Beneath every article discussing McDonald’s recent woes—declining sales, problems connecting with millennials, suing to continue paying its workers a pittance to sculpt its salted meat-piles, sexy Hamburglars—you will find comments from people offering the counterpoint that, hey, they like McDonald’s. They consistently meet their lowered expectations, and their fries are good. Most of the time, these people are not James Franco. However, given Franco’s polymath tendencies, eventually they are, as seen in today’s Washington Post.
In an op-ed titled “McDonald’s Was There For Me When No One Else Was,” Franco assesses the multibillion-dollar corporation’s efforts to fight these growing calls for it to provide living wages and healthier food, concluding that he doesn’t know anything about all that. “All I know is that when I needed McDonald’s, McDonald’s was there for me,” James Franco writes, before spinning a romantic yarn of how the restaurant played a vital role in the story of James Franco, i.e., the story of America.
Like so many, James Franco found himself working at McDonald’s due to desperate economic circumstances and a lack of viable career options—in his case, being cut off by his parents because he dropped out of college to go to acting school. Thus abandoned by society, and boasting a limited resume—having been fired, he says, from a coffee shop and a driving range for reading on the job—Franco recognized that there was only one place for a briefly down-on-his-luck, autodidactic, aspiring thespian like himself. “I was definitely not too good to work at McDonald’s,” he says, and so began his humbling journey into the heart of honest American labor, for about two or three months.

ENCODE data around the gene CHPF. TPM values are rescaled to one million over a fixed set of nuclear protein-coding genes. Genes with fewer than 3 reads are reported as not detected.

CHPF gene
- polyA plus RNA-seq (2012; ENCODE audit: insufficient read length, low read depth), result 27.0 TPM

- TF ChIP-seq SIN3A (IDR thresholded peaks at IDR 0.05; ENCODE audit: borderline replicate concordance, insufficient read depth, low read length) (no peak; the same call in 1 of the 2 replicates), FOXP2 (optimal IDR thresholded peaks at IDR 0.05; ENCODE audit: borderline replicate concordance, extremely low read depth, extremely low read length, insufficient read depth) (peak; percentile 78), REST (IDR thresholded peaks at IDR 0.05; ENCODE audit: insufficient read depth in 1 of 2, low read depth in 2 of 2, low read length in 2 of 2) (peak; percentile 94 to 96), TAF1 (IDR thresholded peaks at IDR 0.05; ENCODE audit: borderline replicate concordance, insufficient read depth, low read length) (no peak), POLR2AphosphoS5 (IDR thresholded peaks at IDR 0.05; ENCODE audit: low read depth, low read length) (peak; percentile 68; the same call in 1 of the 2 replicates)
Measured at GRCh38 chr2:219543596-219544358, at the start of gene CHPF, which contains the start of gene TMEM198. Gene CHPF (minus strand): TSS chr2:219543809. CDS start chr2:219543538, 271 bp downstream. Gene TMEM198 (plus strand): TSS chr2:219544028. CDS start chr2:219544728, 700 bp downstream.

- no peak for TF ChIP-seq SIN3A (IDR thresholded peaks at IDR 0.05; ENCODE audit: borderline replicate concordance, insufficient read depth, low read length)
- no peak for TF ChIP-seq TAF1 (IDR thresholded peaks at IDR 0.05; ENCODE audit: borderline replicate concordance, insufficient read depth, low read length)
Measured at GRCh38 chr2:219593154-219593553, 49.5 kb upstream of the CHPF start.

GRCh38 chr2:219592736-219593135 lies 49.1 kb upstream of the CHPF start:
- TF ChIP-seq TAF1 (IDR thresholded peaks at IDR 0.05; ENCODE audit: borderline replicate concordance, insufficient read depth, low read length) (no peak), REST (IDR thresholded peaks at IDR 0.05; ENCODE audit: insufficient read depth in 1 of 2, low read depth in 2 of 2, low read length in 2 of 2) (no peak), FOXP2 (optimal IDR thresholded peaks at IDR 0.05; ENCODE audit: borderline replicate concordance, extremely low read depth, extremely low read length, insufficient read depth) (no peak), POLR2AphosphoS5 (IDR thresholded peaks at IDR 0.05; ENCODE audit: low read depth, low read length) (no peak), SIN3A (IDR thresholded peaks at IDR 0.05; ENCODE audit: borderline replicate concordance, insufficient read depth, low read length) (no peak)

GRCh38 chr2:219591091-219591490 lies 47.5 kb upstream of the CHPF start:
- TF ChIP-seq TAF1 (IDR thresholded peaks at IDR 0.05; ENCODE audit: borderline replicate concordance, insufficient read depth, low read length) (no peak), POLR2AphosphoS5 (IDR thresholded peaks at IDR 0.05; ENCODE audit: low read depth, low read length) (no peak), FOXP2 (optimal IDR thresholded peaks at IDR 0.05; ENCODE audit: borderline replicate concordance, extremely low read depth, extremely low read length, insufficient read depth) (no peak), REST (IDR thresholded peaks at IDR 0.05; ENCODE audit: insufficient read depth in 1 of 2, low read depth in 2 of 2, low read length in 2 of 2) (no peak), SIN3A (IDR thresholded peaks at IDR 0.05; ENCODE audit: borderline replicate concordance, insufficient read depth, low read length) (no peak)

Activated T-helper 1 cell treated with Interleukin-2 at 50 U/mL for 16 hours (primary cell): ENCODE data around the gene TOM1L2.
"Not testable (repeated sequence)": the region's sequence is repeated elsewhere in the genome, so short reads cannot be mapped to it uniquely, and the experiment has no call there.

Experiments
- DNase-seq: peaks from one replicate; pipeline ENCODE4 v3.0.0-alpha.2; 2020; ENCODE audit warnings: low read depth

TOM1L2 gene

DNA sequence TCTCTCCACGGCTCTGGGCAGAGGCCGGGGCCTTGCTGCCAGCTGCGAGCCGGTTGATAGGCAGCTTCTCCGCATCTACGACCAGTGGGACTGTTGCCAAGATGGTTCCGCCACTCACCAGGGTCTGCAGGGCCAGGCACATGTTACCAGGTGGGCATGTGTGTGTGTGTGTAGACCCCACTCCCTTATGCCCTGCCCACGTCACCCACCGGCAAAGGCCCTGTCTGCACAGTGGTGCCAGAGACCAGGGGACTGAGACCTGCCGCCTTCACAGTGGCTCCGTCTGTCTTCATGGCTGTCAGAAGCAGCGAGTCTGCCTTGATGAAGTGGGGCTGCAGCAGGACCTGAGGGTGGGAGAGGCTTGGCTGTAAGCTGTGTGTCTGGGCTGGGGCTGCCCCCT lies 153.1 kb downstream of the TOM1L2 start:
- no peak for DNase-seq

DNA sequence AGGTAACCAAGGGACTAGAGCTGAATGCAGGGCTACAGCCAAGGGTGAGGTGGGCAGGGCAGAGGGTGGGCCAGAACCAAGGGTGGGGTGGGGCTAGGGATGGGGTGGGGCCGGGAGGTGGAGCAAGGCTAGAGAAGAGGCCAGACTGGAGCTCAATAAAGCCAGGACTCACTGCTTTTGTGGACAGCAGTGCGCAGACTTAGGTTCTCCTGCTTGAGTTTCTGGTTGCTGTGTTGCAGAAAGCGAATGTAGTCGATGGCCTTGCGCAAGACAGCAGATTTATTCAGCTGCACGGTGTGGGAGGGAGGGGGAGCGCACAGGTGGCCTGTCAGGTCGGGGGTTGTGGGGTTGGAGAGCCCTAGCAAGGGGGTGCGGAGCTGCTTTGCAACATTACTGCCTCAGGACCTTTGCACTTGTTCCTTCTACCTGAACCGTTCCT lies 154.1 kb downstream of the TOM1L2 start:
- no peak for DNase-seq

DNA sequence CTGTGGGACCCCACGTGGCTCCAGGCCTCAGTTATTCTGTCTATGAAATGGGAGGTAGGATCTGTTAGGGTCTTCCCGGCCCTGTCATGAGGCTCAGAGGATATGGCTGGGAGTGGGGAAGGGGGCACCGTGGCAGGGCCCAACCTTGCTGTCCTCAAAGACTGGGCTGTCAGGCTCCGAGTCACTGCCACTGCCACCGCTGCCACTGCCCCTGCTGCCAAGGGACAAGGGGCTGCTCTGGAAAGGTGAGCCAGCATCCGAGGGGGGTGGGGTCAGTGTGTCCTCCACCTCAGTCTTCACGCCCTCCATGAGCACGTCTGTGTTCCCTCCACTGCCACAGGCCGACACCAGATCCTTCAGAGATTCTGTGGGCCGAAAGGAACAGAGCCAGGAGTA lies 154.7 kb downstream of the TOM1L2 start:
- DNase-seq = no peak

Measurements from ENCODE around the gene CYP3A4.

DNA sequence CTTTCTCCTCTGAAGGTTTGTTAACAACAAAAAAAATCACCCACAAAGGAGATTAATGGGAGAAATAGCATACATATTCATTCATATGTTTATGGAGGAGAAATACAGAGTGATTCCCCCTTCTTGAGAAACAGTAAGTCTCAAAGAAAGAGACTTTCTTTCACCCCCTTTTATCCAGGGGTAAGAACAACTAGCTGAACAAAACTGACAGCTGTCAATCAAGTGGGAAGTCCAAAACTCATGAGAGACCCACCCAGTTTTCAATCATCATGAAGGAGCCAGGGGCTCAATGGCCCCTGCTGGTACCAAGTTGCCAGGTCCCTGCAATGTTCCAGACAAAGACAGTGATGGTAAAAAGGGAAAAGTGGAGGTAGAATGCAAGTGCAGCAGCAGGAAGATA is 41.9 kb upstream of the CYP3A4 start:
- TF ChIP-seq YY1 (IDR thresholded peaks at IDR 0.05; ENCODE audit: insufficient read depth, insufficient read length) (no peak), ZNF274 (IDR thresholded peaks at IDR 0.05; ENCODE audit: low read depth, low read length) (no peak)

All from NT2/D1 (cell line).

Yes, much has been made lately of stories of McDonald’s forcing 25-hour shifts on its employees, withholding wages owed to meet labor costs, and responding to its workers’ complaints of poverty-level pay rates and grueling conditions by suggesting those workers should eat less and sing more. But Franco reminds us that working for McDonald’s also provides you with invaluable career opportunities, such as:
A forum to practice your fake accents!
“I refrained from reading on the job, but soon started putting on fake accents with the customers to practice for my scenes in acting class. As bad as the accents were (Brooklynese, Italian, British, Irish, Russian, Southern), people actually found them persuasive. I was asked to give Italian lessons to a cute young woman who thought I was from Pisa; of course I couldn’t follow up as I did not speak Italian. The casting director for NYPD Blue liked my British accent, but was put off when I revealed that I was actually just a California boy. A couple of people wanted to fight my spunky Irish self. And I went on several dates as a thick-tongued kid from Bed-Stuy, even though my only brush with the actual place had been through watching Do the Right Thing.”
All-you-can-eat French fries!